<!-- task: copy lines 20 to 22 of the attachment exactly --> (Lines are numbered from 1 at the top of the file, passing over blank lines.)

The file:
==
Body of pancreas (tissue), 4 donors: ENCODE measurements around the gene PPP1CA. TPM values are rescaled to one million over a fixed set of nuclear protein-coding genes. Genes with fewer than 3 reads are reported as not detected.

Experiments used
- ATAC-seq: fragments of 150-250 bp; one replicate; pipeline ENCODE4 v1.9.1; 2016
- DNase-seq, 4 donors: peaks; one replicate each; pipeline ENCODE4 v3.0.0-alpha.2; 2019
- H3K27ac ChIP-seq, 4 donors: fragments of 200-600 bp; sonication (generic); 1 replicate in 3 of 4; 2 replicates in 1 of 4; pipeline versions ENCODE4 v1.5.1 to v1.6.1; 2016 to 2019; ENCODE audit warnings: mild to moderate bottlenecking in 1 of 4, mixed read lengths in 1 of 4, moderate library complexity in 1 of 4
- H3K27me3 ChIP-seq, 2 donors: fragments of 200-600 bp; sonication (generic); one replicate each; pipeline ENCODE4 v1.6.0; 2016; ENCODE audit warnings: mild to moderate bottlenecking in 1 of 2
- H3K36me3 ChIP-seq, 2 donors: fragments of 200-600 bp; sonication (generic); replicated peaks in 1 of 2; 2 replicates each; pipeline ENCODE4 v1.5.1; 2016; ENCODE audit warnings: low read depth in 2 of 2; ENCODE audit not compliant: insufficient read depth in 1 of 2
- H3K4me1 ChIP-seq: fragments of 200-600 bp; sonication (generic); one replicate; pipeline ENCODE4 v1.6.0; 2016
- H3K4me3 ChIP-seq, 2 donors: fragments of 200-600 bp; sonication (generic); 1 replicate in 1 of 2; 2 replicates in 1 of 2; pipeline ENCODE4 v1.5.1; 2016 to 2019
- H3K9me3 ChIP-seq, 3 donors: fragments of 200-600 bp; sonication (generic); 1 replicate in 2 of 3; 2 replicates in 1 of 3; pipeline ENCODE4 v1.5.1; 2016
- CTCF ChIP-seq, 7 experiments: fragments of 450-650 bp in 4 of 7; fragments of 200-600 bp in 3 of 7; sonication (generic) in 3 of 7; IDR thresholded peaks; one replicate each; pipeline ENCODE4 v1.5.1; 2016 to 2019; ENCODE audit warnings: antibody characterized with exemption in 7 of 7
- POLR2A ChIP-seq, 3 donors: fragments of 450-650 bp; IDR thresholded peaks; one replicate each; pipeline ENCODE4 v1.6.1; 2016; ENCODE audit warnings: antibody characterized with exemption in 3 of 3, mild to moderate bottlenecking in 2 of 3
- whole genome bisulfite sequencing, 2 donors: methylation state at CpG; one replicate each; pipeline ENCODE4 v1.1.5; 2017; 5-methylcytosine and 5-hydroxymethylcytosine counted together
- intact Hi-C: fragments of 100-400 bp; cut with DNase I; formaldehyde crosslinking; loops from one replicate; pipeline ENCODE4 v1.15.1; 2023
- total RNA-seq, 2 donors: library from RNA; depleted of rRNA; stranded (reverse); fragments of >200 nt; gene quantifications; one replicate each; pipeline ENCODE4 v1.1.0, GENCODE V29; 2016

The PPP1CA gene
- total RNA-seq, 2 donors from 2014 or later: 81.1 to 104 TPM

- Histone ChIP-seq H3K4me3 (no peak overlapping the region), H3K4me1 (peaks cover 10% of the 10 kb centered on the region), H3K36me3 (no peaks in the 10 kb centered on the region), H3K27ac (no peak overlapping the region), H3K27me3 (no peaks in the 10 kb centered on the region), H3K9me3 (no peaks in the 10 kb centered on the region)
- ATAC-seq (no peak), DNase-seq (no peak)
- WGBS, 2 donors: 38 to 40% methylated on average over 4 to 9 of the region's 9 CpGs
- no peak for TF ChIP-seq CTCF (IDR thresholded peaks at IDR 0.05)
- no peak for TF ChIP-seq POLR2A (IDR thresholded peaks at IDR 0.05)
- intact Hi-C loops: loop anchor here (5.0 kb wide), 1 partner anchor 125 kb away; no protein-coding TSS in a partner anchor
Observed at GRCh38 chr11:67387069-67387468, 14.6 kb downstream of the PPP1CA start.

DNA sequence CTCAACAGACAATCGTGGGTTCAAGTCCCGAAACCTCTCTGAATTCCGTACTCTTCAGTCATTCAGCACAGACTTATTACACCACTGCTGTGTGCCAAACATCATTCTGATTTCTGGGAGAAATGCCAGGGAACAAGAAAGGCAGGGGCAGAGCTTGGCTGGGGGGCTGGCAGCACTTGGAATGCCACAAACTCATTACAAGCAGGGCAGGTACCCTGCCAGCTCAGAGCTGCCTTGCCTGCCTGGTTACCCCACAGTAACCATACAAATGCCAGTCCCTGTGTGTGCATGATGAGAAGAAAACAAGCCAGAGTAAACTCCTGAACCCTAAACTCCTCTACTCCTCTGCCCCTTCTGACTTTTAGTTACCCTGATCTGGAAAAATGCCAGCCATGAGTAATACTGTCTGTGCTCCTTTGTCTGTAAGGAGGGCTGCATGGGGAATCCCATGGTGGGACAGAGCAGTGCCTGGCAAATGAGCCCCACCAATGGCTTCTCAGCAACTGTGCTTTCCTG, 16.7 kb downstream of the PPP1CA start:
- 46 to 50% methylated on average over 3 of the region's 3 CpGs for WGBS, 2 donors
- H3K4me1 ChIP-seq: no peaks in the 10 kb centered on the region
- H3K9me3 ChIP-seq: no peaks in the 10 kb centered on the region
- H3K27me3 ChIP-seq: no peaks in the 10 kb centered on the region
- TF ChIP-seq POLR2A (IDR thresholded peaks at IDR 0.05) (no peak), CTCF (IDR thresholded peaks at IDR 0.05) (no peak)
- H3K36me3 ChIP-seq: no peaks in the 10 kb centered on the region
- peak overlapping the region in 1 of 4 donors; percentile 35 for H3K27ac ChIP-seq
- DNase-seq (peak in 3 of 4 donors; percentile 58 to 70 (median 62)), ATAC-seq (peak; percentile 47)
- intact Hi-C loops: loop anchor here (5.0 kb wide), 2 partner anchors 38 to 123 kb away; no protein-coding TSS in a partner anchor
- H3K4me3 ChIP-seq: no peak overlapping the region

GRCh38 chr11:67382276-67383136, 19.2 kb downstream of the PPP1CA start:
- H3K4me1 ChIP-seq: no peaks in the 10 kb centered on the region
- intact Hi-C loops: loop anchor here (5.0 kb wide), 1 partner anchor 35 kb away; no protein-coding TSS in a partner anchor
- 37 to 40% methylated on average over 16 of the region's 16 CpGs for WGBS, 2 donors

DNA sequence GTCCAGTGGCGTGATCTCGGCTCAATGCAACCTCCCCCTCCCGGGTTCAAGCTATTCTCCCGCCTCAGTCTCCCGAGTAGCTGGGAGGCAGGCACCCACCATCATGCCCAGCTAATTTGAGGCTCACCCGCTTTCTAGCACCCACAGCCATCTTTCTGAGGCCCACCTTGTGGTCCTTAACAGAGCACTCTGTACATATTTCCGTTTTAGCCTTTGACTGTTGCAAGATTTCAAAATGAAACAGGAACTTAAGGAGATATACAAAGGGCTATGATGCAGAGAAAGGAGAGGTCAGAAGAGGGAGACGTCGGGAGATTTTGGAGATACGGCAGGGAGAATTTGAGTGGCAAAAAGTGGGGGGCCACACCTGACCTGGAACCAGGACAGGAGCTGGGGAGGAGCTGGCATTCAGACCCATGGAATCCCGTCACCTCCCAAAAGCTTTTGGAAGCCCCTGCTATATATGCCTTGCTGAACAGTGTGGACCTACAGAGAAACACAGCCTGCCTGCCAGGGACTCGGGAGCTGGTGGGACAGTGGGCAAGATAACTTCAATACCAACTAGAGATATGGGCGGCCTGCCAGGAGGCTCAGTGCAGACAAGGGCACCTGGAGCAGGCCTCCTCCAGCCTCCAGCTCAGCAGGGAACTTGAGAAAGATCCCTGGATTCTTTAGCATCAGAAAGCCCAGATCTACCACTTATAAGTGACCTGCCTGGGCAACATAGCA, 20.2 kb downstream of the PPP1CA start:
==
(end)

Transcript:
- WGBS, 2 donors: 38 to 40% methylated on average over 4 to 9 of the region's 9 CpGs
- no peak for TF ChIP-seq CTCF (IDR thresholded peaks at IDR 0.05)
- no peak for TF ChIP-seq POLR2A (IDR thresholded peaks at IDR 0.05)